Mercer Key Observations and Recommendations
Over the past few years, companies have been taking a more proactive approach to shareholder engagement in light of shareholder votes on executive compensation in the US, UK and Canada. Instead of reacting to specific challenges, companies are speaking directly with shareholders to determine their concerns. What are typical shareholder engagement practices? How has the type of shareholder base influenced shareholder engagement? Who typically initiates dialogue, and who participates from the company and on the investors’ side? Are there typical topics for engagement or ones to avoid?
How does each country's approach to say on pay influence executive pay engagement?
US: Companies are pushing back on investors for relying too heavily on proxy advisors and not engaging in dialogue.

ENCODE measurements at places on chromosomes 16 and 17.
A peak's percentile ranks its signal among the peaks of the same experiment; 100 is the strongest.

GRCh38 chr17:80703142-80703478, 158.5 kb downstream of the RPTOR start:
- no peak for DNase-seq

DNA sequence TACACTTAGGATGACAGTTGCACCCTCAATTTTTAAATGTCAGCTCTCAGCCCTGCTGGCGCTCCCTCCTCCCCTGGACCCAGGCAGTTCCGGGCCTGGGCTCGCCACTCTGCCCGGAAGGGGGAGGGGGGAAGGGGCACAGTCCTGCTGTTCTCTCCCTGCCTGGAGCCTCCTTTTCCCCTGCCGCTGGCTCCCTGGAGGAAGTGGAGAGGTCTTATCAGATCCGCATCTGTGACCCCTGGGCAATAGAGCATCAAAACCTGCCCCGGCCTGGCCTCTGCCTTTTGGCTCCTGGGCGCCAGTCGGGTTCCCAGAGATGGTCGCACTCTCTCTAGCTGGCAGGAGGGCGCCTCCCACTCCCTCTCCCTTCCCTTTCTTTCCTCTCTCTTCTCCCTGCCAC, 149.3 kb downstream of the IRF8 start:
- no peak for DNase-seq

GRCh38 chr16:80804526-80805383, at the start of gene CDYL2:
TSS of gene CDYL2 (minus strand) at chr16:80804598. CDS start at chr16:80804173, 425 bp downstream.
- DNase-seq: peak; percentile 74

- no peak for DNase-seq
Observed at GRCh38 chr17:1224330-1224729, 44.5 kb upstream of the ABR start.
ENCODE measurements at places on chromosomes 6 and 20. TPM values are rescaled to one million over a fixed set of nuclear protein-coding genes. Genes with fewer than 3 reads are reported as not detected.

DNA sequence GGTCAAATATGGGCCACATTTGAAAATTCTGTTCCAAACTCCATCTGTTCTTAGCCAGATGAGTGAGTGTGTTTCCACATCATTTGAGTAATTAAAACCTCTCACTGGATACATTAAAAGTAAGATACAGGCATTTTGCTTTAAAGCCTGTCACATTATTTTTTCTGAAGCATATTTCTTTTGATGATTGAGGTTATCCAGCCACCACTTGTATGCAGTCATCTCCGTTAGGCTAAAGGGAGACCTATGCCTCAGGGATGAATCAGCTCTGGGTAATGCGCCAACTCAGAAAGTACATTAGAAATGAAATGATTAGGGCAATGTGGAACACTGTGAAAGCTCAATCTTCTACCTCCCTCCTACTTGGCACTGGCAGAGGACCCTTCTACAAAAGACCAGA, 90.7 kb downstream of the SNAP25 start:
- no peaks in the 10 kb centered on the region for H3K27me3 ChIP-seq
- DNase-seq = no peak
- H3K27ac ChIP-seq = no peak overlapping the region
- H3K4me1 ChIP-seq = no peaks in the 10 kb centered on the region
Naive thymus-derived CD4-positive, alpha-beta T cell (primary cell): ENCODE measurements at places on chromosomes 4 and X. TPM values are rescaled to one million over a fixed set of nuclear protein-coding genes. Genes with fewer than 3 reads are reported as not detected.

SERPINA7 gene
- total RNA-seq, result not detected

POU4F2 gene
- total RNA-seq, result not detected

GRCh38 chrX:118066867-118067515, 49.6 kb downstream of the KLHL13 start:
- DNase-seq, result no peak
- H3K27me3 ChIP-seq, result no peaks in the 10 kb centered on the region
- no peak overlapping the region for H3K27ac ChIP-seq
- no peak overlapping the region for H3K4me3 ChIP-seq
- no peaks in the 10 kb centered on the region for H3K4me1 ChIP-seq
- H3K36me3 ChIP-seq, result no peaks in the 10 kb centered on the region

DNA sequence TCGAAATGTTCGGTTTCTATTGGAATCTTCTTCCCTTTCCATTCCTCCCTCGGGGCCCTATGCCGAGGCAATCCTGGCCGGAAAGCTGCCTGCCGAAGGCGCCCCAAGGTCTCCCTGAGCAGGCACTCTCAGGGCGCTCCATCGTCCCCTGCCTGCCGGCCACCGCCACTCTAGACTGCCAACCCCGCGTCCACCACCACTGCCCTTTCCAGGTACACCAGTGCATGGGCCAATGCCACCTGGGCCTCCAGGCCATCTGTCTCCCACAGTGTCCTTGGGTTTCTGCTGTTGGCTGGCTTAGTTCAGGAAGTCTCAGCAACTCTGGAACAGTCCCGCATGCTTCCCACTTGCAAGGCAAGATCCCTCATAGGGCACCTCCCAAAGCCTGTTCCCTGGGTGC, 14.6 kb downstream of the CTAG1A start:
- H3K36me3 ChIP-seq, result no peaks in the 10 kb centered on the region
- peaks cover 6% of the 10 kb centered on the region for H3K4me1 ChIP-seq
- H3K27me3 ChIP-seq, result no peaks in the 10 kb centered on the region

UK: Companies are becoming more conservative, focusing on getting the DRR disclosure right and trying not to change plans too much. Ironically, because the appetite to change pay plans has lessened, the dialogue has decreased.
Canada: Say on pay in Canada is non-binding has not affected the prevalence of say-on-pay votes among large and midsize companies. Most major issuers in Canada understand that this is now an expected practice.
As engagement increases, does this put less power in the hands of the proxy advisors?
US: Many investors are required to apply a consistent voting policy, and if they veer from the policy, they have to document the reason. This handcuffs some investors.
UK: It would be good if proxy advisors had less influence, but institutional shareholders don’t have the resources to liaise effectively with all the companies that might wish to engage.
Canada: Notwithstanding an expected increase in board/shareholder dialogue, it’s hard to foresee their power diminishing in the near future.